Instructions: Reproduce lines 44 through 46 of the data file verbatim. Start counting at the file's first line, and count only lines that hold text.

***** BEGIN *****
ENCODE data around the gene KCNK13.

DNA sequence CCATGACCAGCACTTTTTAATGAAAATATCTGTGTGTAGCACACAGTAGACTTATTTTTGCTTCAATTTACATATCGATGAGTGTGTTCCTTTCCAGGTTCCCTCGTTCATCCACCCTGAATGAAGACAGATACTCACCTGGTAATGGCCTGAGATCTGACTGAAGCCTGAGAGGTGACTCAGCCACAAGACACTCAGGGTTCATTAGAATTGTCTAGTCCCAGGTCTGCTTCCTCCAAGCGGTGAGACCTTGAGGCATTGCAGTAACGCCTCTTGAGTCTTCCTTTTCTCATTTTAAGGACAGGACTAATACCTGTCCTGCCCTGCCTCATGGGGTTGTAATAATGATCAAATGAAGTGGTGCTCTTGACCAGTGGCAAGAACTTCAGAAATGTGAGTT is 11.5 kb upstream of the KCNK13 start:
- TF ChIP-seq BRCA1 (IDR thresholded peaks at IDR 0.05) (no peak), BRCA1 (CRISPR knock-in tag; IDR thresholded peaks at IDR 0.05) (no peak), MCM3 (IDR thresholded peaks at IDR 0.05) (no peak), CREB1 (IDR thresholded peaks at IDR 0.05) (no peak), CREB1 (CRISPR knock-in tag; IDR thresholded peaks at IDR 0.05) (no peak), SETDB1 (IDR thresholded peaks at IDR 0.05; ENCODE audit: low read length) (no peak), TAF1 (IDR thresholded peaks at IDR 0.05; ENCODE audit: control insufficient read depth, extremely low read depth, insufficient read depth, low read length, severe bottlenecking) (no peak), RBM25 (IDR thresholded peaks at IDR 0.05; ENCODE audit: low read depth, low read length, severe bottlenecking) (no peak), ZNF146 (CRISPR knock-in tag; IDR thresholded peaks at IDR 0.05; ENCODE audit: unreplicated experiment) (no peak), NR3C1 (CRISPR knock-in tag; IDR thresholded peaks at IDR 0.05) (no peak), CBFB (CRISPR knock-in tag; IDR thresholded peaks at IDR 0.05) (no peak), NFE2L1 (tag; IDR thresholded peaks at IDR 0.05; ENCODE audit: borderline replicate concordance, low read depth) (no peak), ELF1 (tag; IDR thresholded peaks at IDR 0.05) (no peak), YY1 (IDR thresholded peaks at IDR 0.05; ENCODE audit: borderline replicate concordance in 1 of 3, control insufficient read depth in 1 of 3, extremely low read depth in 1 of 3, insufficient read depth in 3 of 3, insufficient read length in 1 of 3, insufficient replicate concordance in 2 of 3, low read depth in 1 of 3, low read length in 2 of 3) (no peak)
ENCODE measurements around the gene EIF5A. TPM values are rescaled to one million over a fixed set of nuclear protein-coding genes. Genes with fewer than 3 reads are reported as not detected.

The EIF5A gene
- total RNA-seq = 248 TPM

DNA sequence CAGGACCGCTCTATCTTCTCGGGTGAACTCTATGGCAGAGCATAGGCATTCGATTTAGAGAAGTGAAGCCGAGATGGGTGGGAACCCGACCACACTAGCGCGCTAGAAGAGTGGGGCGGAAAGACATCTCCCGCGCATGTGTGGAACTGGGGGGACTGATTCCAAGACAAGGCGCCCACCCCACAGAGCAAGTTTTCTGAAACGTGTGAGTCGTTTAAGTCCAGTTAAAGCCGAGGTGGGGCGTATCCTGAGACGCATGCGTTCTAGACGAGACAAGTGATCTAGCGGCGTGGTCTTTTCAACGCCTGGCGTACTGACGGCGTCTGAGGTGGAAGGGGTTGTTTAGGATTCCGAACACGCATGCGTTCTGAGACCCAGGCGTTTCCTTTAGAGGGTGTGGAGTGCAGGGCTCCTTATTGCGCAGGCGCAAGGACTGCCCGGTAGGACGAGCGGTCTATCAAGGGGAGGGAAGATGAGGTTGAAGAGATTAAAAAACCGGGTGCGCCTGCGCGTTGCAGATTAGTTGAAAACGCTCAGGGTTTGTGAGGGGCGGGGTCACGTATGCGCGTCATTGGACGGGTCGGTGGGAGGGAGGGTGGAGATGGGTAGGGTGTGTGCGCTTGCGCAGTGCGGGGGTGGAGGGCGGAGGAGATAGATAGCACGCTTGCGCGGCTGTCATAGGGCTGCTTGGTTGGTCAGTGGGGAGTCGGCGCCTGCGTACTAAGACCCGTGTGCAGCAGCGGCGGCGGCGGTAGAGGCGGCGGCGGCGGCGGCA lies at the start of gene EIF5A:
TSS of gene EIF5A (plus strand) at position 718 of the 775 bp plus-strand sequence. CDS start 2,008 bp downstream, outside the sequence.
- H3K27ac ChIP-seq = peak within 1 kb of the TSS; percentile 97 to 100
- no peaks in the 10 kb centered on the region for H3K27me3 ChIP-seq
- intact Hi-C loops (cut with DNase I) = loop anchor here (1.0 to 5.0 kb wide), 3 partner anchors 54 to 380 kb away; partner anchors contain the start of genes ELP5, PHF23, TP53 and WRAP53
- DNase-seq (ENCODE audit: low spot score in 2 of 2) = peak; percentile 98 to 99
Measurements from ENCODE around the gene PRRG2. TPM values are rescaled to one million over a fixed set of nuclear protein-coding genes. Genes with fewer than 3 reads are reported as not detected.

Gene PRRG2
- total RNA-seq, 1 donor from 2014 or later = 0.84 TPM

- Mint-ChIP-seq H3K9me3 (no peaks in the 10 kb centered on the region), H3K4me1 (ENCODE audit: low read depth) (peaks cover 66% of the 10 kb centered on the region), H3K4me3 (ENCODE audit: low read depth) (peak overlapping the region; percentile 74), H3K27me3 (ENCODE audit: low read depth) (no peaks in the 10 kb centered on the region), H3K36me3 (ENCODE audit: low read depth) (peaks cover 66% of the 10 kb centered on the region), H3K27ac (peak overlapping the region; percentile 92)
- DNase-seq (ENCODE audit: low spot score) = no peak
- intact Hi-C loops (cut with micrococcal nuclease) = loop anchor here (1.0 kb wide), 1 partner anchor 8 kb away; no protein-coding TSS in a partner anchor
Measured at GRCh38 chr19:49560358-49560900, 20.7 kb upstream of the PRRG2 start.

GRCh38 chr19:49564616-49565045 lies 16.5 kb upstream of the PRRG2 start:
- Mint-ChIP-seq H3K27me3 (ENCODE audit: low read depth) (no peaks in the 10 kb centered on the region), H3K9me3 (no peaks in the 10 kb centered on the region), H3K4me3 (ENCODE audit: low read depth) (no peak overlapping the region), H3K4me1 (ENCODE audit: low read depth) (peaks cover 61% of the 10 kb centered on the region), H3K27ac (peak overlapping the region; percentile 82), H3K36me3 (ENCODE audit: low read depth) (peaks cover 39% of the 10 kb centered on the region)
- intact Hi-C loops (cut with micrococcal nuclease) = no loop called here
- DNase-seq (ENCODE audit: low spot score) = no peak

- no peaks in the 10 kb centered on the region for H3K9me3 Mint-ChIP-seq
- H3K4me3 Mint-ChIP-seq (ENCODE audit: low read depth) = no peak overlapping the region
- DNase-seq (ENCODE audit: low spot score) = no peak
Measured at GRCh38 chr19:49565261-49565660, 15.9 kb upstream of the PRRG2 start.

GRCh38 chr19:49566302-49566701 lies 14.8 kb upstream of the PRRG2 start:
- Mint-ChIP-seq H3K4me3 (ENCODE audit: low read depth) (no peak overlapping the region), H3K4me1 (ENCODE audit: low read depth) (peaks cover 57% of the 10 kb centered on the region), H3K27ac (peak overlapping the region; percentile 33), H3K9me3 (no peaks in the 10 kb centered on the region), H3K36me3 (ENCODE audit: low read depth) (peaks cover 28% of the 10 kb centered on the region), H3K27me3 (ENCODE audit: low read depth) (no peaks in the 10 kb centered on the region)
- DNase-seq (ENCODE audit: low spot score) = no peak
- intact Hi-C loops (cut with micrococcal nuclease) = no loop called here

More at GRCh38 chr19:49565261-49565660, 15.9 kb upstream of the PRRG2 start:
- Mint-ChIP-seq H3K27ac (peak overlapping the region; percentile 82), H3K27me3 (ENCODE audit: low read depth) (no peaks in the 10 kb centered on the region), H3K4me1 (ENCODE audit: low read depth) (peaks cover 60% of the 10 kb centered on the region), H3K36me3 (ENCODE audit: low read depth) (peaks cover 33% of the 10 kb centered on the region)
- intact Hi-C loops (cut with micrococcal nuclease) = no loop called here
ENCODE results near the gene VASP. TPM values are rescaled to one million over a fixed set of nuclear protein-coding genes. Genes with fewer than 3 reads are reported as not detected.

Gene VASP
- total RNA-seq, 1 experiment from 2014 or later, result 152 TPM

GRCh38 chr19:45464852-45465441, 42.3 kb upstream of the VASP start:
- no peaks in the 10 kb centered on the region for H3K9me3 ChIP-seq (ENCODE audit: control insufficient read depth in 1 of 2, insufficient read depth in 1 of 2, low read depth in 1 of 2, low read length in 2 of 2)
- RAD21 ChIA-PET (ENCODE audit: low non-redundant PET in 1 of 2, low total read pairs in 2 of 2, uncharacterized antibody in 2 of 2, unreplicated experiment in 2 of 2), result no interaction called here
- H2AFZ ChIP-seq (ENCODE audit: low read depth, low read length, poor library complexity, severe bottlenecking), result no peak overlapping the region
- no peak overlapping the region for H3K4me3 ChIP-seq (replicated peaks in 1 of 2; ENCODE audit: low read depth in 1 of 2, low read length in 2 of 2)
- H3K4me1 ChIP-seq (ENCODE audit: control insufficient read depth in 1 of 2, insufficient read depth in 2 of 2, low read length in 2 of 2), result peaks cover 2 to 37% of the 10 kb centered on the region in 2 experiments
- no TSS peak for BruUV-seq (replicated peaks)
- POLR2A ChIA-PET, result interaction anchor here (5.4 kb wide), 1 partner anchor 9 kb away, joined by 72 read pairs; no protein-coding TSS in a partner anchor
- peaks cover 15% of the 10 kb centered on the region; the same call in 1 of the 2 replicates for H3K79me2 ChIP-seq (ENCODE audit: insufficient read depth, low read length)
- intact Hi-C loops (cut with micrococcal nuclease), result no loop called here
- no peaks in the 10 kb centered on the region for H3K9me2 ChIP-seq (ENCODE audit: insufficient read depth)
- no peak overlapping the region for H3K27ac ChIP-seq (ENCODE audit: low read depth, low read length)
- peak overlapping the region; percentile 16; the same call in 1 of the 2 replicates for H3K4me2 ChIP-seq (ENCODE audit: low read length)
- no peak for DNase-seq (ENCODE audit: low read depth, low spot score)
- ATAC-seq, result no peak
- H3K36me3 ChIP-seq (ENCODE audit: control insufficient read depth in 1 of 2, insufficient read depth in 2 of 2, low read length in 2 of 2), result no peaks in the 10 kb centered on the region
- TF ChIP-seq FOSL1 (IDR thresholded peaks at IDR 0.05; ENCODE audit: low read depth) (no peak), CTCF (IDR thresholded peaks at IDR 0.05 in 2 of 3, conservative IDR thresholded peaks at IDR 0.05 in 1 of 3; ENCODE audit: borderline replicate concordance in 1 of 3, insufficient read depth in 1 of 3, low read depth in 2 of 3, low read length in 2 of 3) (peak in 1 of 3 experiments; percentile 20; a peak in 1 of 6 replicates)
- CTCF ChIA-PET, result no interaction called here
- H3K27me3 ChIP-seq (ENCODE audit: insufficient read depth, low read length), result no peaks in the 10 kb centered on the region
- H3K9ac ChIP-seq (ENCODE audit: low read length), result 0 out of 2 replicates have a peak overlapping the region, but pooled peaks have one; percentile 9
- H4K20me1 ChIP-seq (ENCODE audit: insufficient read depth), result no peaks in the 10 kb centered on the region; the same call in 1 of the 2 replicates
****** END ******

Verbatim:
- no TSS peak for BruUV-seq (replicated peaks)
- POLR2A ChIA-PET, result interaction anchor here (5.4 kb wide), 1 partner anchor 9 kb away, joined by 72 read pairs; no protein-coding TSS in a partner anchor
- peaks cover 15% of the 10 kb centered on the region; the same call in 1 of the 2 replicates for H3K79me2 ChIP-seq (ENCODE audit: insufficient read depth, low read length)